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How Do Check Cashing Services Work?

how-do-check-cashing-services-work

When needing or wanting to cash a check, banks and savings and loans are not the only sources. Check-cashing services-whether in independent business or an additional service by a business-are sometimes viable alternatives.

Legal Definition

Check cashing entities are those not considered financial institutions but are regulated by law nonetheless. The single legal determination hinges on whether or not the entity cashes a single check or a series of checks totaling more than $1000 to one person. The payment can be for one check or a number of checks; only the total paid to one person is important.

A company that cashes payroll checks for its employees, so long as even one person does not receive more than $1000, however presented, is not considered a check cashing business. Cashing and paying one or multiple checks totaling $1000.01 to the same person would qualify the business as a check cashing entity, and it must comply with all state and federal guidelines and restrictions.

How They Operate

Financial institutions often charge a fee for a non-account holder to cash a check. That same premise applies to commercial check cashing services. Regardless of separate business or divisional additional service, check-cashing services cannot operate on a one-to-one operation. They cannot stay in business without funds with which to operate. How they obtain those funds is by charging fees.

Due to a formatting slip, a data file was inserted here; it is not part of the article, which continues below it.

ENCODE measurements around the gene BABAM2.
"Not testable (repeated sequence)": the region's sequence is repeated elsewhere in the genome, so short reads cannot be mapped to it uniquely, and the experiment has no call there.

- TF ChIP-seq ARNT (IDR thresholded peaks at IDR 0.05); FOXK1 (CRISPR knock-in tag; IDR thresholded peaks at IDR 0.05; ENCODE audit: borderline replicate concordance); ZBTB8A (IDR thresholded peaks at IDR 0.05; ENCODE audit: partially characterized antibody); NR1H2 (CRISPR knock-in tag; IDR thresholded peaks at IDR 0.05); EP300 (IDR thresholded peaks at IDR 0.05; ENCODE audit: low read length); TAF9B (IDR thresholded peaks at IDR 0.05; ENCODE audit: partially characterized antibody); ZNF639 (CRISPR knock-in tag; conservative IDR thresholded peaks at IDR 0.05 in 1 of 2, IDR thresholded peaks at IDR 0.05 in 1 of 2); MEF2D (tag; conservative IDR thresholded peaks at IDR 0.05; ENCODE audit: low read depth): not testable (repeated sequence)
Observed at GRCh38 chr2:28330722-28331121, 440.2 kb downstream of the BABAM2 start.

Fee Schedules

Most check-cashing entities charge either a percentage of the total cashed or incremental amounts.

Under the percentage fee schedule, the business may charge 3% of the check total. Therefore, if John Doe presents a check for $100.00, John would pay $3.00 in cashing fees and receive $97.00. If he presents a check for $547.92, he would pay $16.44 in fees and receive $531.48 back.

If the check-cashing business used an incremental fee system, it might charge $2.00 for the first $300.00 and $3.00 per $100 thereafter. If John presented his $100.00 check, he’d pay $2.00 in incremental fees and receive $98.00. If he presented the $547.92 check, he’d pay $2.00 for the first $300 and an additional $9.00 in incremental fees for the remaining $247.92. His total fees in this scenario would come to $11.00, and he would receive back $536.92.

Research

Always research fees and how they incur before rushing to the nearest check cashing service. While the convenience may justify paying fees, don’t pay more than otherwise might be required. Ask all questions you may have and ensure you fully understand the fee schedule before you present an endorsed check.

 

Resources

Federal Deposit Insurance Corporation; “Alternative Financial Services: A Primer,” found at: www.fdic.gov/bank/analytical/quarterly/2009_vol3_1/FDIC140_QuarterlyVol3No1_AFS_FINAL.pdf

Federal Deposit Insurance Corporation, FDIC Law, Regulations, Related Acts, 6500; www.fdic.gov/regulations/laws/rules/6500-3235.html

Comptroller of the Currency Administrator of National Banks; US dept. of the treasury; FAQs, Answers about Cashing Checks
http://www.helpwithmybank.gov/faqs/banking_check_cashing.html

Division of Finance and Corporate Securities (DFCS), Check-Cashing Businesses – Licensing and Fee Limits; Oregon Revised Statutes 697.500 to 697.555; found at:
http://dfcs.oregon.gov/checkcashing.html

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